This past off season, Kobe Bryant of the Los Angeles Lakers and Alex Rodriguez of the New
York Yankees both traveled to Germany to receive a new injection therapy called Orthokine. During a
treatment session, the patient is injected with components of their own blood along with other factors.
These treatments result in a reduction of a protein called interleukin-1 (IL-1), which is thought to be
one of the main culprits in joint diseases like osteoarthritis. IL-1 is part of the body’s immune
system, and generally enhances a typical immune reaction. Over time, however, its inflammatory actions
can cause a breakdown of cartilage in joints, leading to pain.
In September of last year, a team of researchers from Peking Union Medical College Hospital in
Beijing, China published a study on the influence of acupuncture on IL-1. Specifically, they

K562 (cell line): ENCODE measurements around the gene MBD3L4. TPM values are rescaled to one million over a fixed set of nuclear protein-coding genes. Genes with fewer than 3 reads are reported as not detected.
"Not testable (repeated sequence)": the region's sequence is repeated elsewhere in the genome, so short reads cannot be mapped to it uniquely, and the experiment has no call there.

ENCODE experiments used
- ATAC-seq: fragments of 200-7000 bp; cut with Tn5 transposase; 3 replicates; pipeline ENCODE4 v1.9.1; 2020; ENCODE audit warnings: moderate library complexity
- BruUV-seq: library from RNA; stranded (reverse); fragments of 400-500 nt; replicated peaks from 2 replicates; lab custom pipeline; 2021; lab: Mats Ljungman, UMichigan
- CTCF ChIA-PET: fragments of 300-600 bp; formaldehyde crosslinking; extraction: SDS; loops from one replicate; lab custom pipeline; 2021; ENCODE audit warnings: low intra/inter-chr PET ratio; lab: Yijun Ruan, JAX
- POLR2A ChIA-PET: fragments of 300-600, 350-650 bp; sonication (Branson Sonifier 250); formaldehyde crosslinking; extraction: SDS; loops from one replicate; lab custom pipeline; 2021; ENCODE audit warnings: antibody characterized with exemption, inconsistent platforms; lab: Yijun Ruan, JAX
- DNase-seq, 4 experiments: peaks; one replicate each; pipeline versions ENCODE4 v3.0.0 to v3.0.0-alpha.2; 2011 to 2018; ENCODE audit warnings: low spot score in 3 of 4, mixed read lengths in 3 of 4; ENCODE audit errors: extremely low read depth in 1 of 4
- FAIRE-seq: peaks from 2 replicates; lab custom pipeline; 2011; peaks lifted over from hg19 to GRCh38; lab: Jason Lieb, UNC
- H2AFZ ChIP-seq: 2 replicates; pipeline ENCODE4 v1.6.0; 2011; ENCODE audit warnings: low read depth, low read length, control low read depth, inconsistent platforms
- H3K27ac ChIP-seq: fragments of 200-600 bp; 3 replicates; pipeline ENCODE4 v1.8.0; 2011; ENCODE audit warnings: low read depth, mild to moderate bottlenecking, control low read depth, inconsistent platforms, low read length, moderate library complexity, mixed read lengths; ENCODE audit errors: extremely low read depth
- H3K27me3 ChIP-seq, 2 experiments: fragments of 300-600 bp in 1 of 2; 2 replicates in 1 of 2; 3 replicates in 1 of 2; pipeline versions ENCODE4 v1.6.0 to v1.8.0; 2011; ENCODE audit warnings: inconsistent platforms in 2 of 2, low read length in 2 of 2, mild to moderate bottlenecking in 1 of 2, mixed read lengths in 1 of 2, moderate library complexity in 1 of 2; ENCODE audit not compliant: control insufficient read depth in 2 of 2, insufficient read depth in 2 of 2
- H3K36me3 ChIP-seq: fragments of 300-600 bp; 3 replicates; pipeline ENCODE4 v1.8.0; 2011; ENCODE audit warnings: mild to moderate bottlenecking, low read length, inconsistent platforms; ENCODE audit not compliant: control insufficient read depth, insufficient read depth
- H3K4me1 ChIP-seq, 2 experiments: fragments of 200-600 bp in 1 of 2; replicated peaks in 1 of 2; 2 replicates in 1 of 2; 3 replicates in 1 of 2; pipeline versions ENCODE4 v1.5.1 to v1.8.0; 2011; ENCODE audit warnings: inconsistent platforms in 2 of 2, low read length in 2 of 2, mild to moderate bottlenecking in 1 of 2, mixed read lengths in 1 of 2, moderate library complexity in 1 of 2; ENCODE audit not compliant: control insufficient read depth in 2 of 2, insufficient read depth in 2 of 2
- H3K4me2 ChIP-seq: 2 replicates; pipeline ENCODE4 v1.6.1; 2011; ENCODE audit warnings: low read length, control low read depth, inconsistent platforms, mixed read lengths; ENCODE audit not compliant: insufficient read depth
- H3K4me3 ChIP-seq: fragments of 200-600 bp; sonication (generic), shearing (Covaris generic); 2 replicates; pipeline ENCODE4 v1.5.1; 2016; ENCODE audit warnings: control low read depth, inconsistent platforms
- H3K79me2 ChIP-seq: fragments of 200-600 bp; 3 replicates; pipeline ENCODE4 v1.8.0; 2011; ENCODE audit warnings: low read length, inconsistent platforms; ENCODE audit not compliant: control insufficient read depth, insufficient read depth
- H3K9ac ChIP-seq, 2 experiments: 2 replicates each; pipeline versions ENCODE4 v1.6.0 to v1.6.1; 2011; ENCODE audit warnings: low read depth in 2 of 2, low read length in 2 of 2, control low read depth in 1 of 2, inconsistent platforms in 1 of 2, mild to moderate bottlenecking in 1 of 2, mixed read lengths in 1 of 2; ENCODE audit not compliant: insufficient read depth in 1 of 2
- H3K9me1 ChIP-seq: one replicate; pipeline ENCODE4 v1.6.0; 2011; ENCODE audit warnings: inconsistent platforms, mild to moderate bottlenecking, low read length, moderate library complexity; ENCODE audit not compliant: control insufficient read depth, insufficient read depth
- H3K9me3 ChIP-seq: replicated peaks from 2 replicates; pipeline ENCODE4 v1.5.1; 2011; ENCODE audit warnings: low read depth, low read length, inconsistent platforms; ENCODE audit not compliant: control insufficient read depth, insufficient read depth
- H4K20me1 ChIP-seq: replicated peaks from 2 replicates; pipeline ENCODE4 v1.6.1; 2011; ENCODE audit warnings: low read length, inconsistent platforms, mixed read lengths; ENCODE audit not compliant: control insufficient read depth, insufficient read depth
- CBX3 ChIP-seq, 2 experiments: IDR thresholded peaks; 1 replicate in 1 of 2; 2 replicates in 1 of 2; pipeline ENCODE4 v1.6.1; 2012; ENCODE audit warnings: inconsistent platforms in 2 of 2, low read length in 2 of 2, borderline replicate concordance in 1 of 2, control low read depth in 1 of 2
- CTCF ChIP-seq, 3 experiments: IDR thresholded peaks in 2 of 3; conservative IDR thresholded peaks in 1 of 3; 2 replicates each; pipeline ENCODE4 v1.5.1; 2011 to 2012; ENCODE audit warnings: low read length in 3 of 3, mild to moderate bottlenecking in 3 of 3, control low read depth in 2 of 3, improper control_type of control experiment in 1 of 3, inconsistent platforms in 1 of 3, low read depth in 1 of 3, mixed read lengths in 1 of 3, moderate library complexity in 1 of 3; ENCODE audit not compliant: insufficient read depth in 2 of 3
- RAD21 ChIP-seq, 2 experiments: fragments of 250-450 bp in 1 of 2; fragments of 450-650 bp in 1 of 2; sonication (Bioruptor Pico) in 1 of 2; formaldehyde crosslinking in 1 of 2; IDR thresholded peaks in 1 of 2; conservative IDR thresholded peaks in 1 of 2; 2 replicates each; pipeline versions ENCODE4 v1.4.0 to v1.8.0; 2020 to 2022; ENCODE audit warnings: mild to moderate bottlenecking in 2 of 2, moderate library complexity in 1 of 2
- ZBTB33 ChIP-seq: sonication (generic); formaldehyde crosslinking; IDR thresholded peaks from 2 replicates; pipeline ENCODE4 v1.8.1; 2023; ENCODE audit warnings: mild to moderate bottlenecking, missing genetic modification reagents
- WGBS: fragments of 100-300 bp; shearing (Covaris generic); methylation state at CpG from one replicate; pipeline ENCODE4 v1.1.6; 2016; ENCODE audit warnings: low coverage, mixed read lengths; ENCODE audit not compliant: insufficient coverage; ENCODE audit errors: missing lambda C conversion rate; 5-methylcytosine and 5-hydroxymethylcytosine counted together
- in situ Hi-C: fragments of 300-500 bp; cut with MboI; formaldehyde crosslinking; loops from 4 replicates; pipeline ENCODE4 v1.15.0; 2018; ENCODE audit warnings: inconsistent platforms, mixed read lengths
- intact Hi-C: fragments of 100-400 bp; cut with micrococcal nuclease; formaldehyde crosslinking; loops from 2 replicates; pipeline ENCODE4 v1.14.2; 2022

were studying electro-acupuncture, whereby a mild current is applied through the acupuncture
needles. They found that subjects who received electro-acupuncture had significantly less IL-1 present
in cartilage than those who did not receive the treatment. They also compared the acupuncture results
against a group that received the anti-inflammatory drug Diclofenac and found acupuncture to be equal
in effectiveness as the drug.
This study sheds some light on how acupuncture does what it does. Certainly, those who
have received it for their joint pain and felt the relief know that it works. Now science understands a little bit better the action behind the positive results. Anyone following the NBA this season can see that the Orthokine treatment has helped Kobe to put up MVP-worthy numbers. Perhaps he might try acupuncture to maintain his positive results until his next trip
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